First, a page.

There are quite a few solo acoustic guitar CDs out there right now, and thank goodness for that, but the lone electric has been overlooked, and that's too bad because, as anyone who plays knows, the electric obtains an entirely different result even when completely undistorted: the harmonics are different, you can't rely on that sweet acoustic sustain, etc. This forces a slightly different way of playing. Here, Adam O'Connor runs through a dozen self-composed tunes revivifying the sound of the unaccompanied electric pretty much as Les Paul first invented it but compositionally modified by what quickly became much jazzier applications in Jim Hall and other players.
Hard to tell if these are melodic improvs or pre-written compositions…or both…but it hardly matters, as what's of import is the degree of development guided by a germinal idea, and O'Connor constantly keeps to that, maintaining a path forever returning to the spine of each cut despite innumerable tempo shifts, asides, decorations, and extensions. Perhaps no cut exemplifies that better than Karava, a mutant ballad, the closing track basing in an adagio but turning every which way in locating contrasts and mellow vivacities.
This is 50s and 60s jazz café music, the kind we still listen to Grant Green, Kenny Burrell, and other past icons for, but 2 Head City possesses that 70s spirit Larry Coryell and a handful of others injected in order to dress the mode up in the changing times. With, say, Eric Tingstad, ya might want a cup of chamomile tea while the cat dozes on the window sill, but with Adam O'Connor, you'll be sipping espresso in the smoky confines of a dimly lit dive along with other pacified but intensely alert hipsters, following the musical conversation as in days of yore when a player captured the mind and soul rather than the crotch, derriere, and ego.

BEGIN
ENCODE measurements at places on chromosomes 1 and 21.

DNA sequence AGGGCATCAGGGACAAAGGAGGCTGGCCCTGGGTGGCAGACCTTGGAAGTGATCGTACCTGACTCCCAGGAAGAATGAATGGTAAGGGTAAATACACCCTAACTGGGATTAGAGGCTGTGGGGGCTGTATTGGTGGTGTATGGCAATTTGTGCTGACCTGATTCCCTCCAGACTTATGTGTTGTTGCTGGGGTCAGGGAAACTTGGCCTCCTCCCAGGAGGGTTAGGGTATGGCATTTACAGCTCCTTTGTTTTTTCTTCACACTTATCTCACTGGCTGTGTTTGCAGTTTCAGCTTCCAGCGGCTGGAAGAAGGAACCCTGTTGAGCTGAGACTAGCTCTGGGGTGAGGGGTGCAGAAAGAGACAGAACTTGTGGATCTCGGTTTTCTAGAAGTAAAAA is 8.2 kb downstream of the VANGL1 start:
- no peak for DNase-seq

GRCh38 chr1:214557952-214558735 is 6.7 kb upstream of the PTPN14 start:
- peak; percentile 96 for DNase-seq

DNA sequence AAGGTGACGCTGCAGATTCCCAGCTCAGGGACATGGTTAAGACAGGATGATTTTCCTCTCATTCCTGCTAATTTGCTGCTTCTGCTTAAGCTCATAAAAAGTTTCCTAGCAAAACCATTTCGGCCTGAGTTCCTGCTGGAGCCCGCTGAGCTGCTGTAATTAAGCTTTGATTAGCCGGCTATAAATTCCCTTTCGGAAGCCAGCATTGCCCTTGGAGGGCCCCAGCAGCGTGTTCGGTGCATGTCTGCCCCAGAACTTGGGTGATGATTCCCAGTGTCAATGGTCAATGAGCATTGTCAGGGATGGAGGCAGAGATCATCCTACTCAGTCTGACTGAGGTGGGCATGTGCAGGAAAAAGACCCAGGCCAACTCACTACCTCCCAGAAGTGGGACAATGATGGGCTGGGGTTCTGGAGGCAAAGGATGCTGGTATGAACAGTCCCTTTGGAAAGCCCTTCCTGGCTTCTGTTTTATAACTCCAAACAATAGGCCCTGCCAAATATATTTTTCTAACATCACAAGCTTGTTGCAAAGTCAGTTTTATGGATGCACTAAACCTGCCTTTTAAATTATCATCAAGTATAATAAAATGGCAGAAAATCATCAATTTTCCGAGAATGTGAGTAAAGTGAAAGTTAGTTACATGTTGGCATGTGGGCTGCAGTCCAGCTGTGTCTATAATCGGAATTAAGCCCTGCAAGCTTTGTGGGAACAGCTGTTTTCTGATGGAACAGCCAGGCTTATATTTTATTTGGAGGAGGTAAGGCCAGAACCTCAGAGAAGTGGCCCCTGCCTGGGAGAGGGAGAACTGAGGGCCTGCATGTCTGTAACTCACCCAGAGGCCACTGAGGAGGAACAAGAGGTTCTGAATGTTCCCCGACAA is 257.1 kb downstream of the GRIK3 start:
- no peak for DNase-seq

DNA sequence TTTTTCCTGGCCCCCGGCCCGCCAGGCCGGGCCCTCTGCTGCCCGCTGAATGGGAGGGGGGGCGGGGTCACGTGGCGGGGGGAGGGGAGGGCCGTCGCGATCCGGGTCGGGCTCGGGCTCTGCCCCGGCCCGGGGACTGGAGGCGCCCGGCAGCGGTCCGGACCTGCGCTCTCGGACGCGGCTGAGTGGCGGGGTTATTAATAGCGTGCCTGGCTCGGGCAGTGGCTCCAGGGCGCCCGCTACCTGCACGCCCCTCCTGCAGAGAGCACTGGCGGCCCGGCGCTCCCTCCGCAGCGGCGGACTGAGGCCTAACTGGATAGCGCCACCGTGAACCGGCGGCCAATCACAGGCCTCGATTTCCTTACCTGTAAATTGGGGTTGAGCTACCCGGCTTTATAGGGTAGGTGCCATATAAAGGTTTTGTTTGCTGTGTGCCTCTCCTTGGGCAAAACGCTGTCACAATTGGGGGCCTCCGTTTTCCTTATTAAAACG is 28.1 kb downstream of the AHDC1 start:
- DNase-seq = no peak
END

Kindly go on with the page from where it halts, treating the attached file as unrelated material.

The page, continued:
And I don't know where he got those beautifully frightening photos of the oil refinery gracing his disc—the UK, I imagine, as that's where he bases—but they're exact duplicates of the sprawling behemoth a few miles from me, over in Torrance, California. The soulless shitheels that run those damnable things must cut costs by exactly cloning their hellhives in every locale all over the planet. The music here, though, is the exact opposite of what appears to be, given the inferno depicted on the cover, an invite to pounding headbangery.
Edited by: David N. Pyles
Copyright 2009, Peterborough Folk Music Society.
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